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Monterey, 14 August 2009

After the disappointing 2008 Concorso Italiano at the Marina City Airport, many thought that the event’s number was up. However, with new owners running the operation, unbounded enthusiasm and much hard work, the event bounced back in 2009 at a new venue, and can only be described as a runaway success. The event found a splendid new location at the Laguna Seca Golf Ranch, the rolling lush greens of which were a pleasant contrast to the bland airport apron of last year. A bonus was that the traffic management system seemed to work well. Yes, there were some queues, but nowhere near as bad as at the earlier venues that the gathering has used, and I would venture to say that there were more attendees this year. Certainly the concours field was packed throughout the day, both with an enormous selection of display vehicles and members of the paying public. The inland location also benefitted from warm sunshine throughout the day, harking back to its glory days at Quail Lodge, in fact some attendees likened it to the old setting, but on a hillside.

From the regular press releases that emanated from the new organiser’s office after the deal was signed, the features of the show as it developed looked promising, and on the day it delivered the goods. For the 25th anniversary of the Ferrari GTO (288), there was an assembly of fifteen examples, including an Evoluzione, chassis # 003, and the last of the production series, chassis # 58345. This was believed to be the largest assembly of the model at any show worldwide. Nearby there was the trio of amazing Alfa Romeo BAT cars by Bertone, with their extravagant wings, extricated from the Blackhawk Museum especially for the show, together with the latest incarnation of the tipo from Bertone. Renowned Lamborghini test driver Valentino Balboni was in attendance, and famous TV presenter, chat show host and self confessed car nut, Jay Leno, gave a warm appreciation of his contribution to the Lamborghini legend at lunchtime.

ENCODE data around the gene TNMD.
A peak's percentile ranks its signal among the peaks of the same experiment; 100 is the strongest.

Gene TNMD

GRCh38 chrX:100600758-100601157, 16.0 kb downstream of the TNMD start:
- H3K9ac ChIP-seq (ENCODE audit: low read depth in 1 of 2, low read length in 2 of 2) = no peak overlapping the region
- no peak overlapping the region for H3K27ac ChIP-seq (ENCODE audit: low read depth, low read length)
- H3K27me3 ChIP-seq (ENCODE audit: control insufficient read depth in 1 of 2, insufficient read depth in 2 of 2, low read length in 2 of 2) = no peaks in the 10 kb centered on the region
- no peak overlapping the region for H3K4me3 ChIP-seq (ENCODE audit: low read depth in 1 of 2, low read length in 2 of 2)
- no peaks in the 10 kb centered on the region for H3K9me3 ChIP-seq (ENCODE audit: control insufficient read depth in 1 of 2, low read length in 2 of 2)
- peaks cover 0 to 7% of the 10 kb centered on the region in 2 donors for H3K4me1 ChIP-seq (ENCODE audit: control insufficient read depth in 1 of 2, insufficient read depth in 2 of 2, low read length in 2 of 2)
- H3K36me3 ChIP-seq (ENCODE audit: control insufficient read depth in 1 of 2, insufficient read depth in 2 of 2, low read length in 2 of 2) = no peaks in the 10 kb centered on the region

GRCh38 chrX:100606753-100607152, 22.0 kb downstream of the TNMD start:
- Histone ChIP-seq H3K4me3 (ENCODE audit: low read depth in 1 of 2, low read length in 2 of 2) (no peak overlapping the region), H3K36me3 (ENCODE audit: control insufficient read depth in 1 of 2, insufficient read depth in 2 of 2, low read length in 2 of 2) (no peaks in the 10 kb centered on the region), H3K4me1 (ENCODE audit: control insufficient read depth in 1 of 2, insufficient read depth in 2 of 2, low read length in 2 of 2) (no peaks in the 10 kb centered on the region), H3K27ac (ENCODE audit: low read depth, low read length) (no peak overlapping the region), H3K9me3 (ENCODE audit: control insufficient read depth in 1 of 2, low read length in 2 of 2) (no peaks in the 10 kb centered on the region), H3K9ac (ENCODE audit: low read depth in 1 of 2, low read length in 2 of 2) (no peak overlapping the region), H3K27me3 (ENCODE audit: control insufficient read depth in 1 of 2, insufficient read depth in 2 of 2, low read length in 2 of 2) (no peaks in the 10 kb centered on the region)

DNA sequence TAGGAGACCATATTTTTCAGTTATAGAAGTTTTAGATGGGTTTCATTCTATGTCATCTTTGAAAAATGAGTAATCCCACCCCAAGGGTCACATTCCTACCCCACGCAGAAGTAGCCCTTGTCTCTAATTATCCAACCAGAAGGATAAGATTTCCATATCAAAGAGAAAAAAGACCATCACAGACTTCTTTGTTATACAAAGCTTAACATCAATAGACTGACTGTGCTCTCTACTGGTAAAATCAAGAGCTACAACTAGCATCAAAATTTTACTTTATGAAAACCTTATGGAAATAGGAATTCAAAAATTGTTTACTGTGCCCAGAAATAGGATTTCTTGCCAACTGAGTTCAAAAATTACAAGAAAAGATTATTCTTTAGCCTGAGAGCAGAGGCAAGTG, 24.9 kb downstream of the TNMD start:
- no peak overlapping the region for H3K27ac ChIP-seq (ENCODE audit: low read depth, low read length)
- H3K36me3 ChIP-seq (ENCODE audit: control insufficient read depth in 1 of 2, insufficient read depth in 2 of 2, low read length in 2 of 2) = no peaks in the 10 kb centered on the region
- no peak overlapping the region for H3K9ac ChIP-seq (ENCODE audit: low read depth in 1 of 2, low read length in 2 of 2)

Mention of Lamborghini is appropriate as there was a vast array of the company’s production on the show field, ranging from the early sixties 350 and 400 GT models that started the road car business through a pair of white Espadas, one European and the other a US version, an impressive line-up of white Countachs, plus Diablos, multiple hues on Gallardos and Murcielagos, to a menacing deep matt grey Reventon, the most expensive model ever produced by the company, costing a cool $1.4 million! Ferrari were also well represented, apart from the impressive line- up of GTOs, there was a wide variety of the company’s models on display from the sixties through to the latest production models. De Tomaso had a healthy presence with a variety of Panteras, some with engine bays so highly polished that they dazzled you in the bright sunshine, plus a rare Mangusta. The Maseratis in attendance were predominantly modern, although there was a 3500 GT, a 5000 GT and a 1969 Mexico, which took the overall Best of Show award. There was plenty of variety in other Italian marques, plus the regular Corral’s for “foreign” cars. One car of particular note was a 1929 Alfa Romeo 6C 1750 SS, which had just been brought out of South Africa where it had resided for the past fifty years with marquee aficionado Hugh Gearing. The car wears a body thought to have been fitted in the late thirties, possibly in the UK, and is in totally un-restored condition.
So with a great and varied field, fine weather, inviting food stations, a relaxed atmosphere with a great overall ambience, Concorso Italiano is back on stream with a vengeance. Make a note in your diary to be at the same venue on 13 August 2010.

David O’Neill